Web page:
We don’t need more space, and we definitely don’t need a dishwasher.
If you were to compare your unique (less traditional) home decorating style to a kitchen appliance or gadget what would it be and why?
Well the Airstream sure looks like a toaster, one of those industrial Dualit ones. Shiny, iconic and modern but totally practical.
How do you keep traditions alive for your family in your unique living situation?
We don’t have a ton of family traditions. We have lived 5,000 miles from our families for over 15 years, so most occasions are just the two of us. We recognize birthdays and anniversaries with special meals out, or we’ll have champagne and gourmet cheese in the trailer. For Iain’s birthday last year we played mini-golf. I don’t know why it just seemed like a silly thing to do. Believe it or not, we also carry a karaoke system with us. It doesn’t take up much room and in our old “sticks and bricks” life we were the people who always brought karaoke to a party. So we decided to keep up that tradition on the road. We have had several karaoke campfires with friends.
How do you decorate for the holidays in your unique (less traditional) home or do you skip it all together?
We did celebrate Christmas in our traditional way. We carry a small shoe box of non-breakable decorations with us. And we bought a mini rosemary tree, I cooked the entire meal in our tiny kitchen, and in British style we had Christmas crackers and paper crowns!
What is your favorite part about this lifestyle choice?
We get to see beautiful scenery, visit funky little towns and meet wonderful people. A pleasant surprise is the countless friends we have made on the road. We discovered a good-sized community of pre-retirement age RV travelers whose paths we cross with regularly. Barely a week or two goes by when we don’t have a spontaneous meet up with friends or soon to be friends that we have met via our blog or on social media.
Many traveling families subscribe to the “house is not a home” theory. What is home to you?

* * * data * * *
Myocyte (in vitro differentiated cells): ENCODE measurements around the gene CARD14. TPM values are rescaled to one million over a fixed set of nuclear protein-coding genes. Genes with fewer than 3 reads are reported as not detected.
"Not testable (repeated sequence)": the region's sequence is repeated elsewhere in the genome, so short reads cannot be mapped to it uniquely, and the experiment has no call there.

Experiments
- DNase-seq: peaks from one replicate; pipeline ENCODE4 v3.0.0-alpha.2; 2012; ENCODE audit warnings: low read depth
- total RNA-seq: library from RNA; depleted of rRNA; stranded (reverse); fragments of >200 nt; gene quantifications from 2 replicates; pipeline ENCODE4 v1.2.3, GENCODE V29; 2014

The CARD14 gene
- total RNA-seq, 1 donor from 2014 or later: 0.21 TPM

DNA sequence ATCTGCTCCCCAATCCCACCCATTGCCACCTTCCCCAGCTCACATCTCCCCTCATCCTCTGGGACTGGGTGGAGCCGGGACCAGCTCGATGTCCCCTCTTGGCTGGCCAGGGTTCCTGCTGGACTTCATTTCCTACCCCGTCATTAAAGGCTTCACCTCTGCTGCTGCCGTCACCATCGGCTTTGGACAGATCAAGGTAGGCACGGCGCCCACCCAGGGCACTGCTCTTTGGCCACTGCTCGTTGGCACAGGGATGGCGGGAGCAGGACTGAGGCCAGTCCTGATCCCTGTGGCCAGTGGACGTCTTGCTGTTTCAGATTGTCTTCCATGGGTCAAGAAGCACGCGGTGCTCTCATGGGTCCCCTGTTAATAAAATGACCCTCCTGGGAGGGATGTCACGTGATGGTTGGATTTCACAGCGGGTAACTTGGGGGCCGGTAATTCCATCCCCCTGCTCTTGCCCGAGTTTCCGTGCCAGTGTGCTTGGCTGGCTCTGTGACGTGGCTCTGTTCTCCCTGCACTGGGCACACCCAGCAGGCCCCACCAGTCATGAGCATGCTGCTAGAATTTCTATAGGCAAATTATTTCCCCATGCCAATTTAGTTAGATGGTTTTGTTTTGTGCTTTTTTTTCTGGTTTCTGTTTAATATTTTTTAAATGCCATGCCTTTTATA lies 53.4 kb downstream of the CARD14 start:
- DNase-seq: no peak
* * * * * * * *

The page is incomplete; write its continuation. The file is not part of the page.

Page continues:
Despite our location changing constantly, when we close the door at night, our trailer does feel like home. But we got rid of 95% of our belongings when we hit the road so I think we are very pragmatic about what home is. Belongings just aren’t that important to us anymore. If at some point in the future this mode of travel doesn’t suit us, we would easily mix it up with apartment or home rental in other places we want to visit. For us home is where we are at the moment, wherever that may be.
What makes you love the place you live?
Having a home on wheels is fantastic. We get to choose our backyard each week. If we don’t like our neighbors we can move on. Our life is totally spontaneous. We rarely make reservations which means if we like somewhere we stay longer, and if we don’t we move on to the next location. If someone we want to meet is a hundred miles down the road we can change our direction and head off to spend time with them. We have so much freedom I can’t imagine staying in one place all the time anymore.
Words of wisdom to anyone considering venturing out into the world of unique, less traditional homes?
You will miss your things much less than you think. You will be so immersed in new adventures and experiences you will wonder why you cared about having so many shoes, or a sleep-number bed.
Don’t confuse comfort with security. Going to new places, especially those that many Americans think are “unsafe” and experiencing new things may make you feel uncomfortable. You may feel like a sore thumb being the only gringo in town, or you could feel vulnerable camping out on public lands miles away from electricity and civilization. But you are probably not in any danger, you are just not in familiar territory. Once you step outside your comfort zone, the world, literally and figuratively, opens up to you.
Don’t feel pressured into living like a tourist. We constantly remind ourselves and others, we are not on vacation, and this is our life. It’s ok to spend a day sitting in the trailer, reading or watching TV. If you try to do stuff every day you’ll burn out.
Anything else you would like offer?
People say to us that we are brave. But time is precious; deferring your happiness to sometime in the distant future when you are “retired” – now that is risky. When we decided to travel full-time we asked ourselves “What is the worst that can happen”. Our answer was “we don’t like it, and we could come back, get new jobs and buy another house”. Actually the reality is that the worst that could happen is that we didn’t make a change in our life and settled for an unfulfilled life that we regretted later.
Quote to ponder: You will miss your things much less than you think. You will be so immersed in new adventures and experiences you will wonder why you cared about having so many shoes, or a sleep-number bed.
If you want to follow Kate and Iain’s journey you can find them at www.talesfromthescenicroute.com
Thank you Kate and Iain. Thank you a million times. We have a lot of readers that fit your demographic who cannot even envision how this could be possible. I thank you from the bottom of my heart for sharing how this really is possible. Gracias.